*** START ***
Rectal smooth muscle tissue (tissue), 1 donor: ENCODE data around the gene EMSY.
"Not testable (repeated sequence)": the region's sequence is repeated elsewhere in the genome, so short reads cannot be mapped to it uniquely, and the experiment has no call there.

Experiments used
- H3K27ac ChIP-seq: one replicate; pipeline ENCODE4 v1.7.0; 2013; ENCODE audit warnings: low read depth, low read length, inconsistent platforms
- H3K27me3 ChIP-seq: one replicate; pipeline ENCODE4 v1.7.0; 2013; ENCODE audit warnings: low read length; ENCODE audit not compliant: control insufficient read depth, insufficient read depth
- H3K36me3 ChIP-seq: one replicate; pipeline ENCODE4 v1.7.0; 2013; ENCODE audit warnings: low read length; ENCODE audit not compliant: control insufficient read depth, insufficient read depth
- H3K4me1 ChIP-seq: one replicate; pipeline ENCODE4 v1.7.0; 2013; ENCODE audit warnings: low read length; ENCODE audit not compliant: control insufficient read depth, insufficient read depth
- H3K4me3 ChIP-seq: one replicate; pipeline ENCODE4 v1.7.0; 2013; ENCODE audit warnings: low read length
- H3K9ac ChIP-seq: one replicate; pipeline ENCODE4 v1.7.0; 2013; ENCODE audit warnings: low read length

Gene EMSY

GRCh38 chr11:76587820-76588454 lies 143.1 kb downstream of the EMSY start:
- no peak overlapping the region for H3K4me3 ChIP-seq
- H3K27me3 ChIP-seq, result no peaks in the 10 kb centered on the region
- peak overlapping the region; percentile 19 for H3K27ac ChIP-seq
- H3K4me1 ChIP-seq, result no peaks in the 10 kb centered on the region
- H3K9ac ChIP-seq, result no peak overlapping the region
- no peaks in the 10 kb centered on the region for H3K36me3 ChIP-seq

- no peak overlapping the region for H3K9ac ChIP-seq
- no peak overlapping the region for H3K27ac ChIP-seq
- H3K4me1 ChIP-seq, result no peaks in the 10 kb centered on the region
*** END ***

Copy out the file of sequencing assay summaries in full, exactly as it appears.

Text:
Rectal smooth muscle tissue (tissue), 1 donor: ENCODE data around the gene EMSY.
"Not testable (repeated sequence)": the region's sequence is repeated elsewhere in the genome, so short reads cannot be mapped to it uniquely, and the experiment has no call there.

Experiments used
- H3K27ac ChIP-seq: one replicate; pipeline ENCODE4 v1.7.0; 2013; ENCODE audit warnings: low read depth, low read length, inconsistent platforms
- H3K27me3 ChIP-seq: one replicate; pipeline ENCODE4 v1.7.0; 2013; ENCODE audit warnings: low read length; ENCODE audit not compliant: control insufficient read depth, insufficient read depth
- H3K36me3 ChIP-seq: one replicate; pipeline ENCODE4 v1.7.0; 2013; ENCODE audit warnings: low read length; ENCODE audit not compliant: control insufficient read depth, insufficient read depth
- H3K4me1 ChIP-seq: one replicate; pipeline ENCODE4 v1.7.0; 2013; ENCODE audit warnings: low read length; ENCODE audit not compliant: control insufficient read depth, insufficient read depth
- H3K4me3 ChIP-seq: one replicate; pipeline ENCODE4 v1.7.0; 2013; ENCODE audit warnings: low read length
- H3K9ac ChIP-seq: one replicate; pipeline ENCODE4 v1.7.0; 2013; ENCODE audit warnings: low read length

Gene EMSY

GRCh38 chr11:76587820-76588454 lies 143.1 kb downstream of the EMSY start:
- no peak overlapping the region for H3K4me3 ChIP-seq
- H3K27me3 ChIP-seq, result no peaks in the 10 kb centered on the region
- peak overlapping the region; percentile 19 for H3K27ac ChIP-seq
- H3K4me1 ChIP-seq, result no peaks in the 10 kb centered on the region
- H3K9ac ChIP-seq, result no peak overlapping the region
- no peaks in the 10 kb centered on the region for H3K36me3 ChIP-seq

- no peak overlapping the region for H3K9ac ChIP-seq
- no peak overlapping the region for H3K27ac ChIP-seq
- H3K4me1 ChIP-seq, result no peaks in the 10 kb centered on the region